Talk, Beliefs, and Feelings - October 8, 2019
“What We Need is a Positive Attitude”
Haruhiko Kuroda made economic history in 2015 when he compared monetary policy to a children’s story. Trusting that his audience was “familiar with the story of Peter Pan”, he warned, “The moment you doubt whether you can fly, you cease forever to be able to do it”. While Kuroda may have run out of pixy dust, as we described here, an increasing amount of market commentary is placing significant weight on talk, beliefs, sentiment and feelings, rather than raw data.
One example is the commentary from the NFIB’s SBOI survey. The latest Small Business Optimism Index dropped compared to August, but September’s reading of 101.8 is still “within the top 20% of all readings in the Index’s 46-year history”. None of the Index components advanced, as “three were unchanged (at good levels), and six declined”, the “survey shows no sign of a recession”. But sentiment and uncertainty could snatch defeat from the jaws of victory. With the Uncertainty Index having “risen 6 points over the past three months”, owners are increasingly becoming “unsure”. William Dunkelberg, NFIB Chief Economist, argues that though “there is still substantial economic optimism”, “perhaps the country will indeed talk itself into a recession”. “Mumblings about a coming recession (or at least weaker growth) are becoming more prevalent, and this is contagious”.
Echoing Dunkelberg’s comments, is none other than Nobel prize-winning economist Robert Shiller. In an interview with Barry Ritholtz on Bloomberg Radio, Shiller discusses his latest book, and how stories and narratives have “a very big impact on markets and the economy”. When Ritholtz asks “can we talk ourselves into a recession?”, Shiller responds with “absolutely… that’s what I think is at risk right now”. Shiller points out that “somehow we are really talking about recession and we’re not in a recession… It may well trigger a recession.”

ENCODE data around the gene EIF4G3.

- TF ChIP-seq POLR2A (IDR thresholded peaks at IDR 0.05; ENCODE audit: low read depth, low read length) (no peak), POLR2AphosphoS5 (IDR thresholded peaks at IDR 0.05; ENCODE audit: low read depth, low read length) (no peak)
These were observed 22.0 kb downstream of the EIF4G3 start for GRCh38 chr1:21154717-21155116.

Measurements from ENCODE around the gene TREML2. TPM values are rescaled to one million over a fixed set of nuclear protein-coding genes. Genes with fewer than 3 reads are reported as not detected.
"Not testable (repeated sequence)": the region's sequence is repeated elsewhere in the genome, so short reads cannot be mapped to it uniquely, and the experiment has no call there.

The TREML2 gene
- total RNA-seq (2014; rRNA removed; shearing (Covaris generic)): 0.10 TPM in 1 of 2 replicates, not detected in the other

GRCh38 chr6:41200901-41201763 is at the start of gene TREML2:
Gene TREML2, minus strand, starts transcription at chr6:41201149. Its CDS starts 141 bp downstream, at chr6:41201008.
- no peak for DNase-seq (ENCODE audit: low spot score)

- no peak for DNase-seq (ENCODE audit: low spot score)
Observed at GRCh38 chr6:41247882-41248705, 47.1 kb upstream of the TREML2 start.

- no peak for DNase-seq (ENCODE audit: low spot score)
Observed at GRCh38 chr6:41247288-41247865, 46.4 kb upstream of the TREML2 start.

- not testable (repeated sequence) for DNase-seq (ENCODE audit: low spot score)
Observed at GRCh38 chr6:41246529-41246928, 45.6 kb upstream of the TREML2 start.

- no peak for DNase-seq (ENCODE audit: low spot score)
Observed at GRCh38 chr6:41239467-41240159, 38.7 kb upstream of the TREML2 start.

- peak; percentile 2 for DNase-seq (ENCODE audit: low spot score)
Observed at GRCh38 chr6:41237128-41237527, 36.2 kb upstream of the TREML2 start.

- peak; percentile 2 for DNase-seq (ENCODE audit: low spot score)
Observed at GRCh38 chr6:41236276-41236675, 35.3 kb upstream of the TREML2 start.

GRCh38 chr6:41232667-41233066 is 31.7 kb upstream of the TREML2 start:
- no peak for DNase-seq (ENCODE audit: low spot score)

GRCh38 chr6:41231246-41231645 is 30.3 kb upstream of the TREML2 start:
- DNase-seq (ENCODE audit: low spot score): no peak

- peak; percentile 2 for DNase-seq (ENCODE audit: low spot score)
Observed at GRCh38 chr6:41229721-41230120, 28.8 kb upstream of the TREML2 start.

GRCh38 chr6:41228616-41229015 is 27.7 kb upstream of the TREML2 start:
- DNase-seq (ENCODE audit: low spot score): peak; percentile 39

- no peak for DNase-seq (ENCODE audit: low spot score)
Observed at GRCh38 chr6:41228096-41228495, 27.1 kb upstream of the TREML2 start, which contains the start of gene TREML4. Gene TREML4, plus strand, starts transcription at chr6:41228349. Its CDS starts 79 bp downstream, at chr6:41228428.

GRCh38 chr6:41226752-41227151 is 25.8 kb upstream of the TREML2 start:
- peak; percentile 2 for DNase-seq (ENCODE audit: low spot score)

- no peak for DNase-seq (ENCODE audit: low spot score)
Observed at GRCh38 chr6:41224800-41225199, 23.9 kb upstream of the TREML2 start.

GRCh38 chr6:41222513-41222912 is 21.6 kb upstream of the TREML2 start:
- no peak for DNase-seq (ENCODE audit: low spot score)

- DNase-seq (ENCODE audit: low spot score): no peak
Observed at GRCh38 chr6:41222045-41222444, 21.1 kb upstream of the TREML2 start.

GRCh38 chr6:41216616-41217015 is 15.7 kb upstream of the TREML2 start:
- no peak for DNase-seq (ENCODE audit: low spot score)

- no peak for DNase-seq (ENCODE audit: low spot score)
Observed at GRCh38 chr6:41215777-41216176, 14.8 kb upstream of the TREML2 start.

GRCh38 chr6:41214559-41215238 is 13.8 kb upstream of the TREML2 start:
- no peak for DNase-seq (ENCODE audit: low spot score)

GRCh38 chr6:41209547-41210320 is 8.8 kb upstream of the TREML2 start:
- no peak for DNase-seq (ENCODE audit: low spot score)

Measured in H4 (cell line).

Finally, we were struck by a recent report from the BIS on unconventional monetary policy tools. Coverage of the report, like this article from the Financial Times, has focused on the “negative side-effects” and still yet-unknown “consequences”, but the report had further conclusions. First, it argued that monetary policy “would be more effective if other policy agencies are prepared to deal in a timely way with financial vulnerabilities” (looking at you, fiscal policy). Second, the authors warn that the effectiveness of unconventional tools “depends critically on the specific circumstances of their use, including the public’s belief about their effectiveness”. The report argues, “expectation management is a key consideration in the design, as well as in the actual implementation of monetary policy at all times, and even more in times of crisis”.
With apologies to Shakespeare, it appears that there is nothing either good or bad for the economy but thinking makes it so.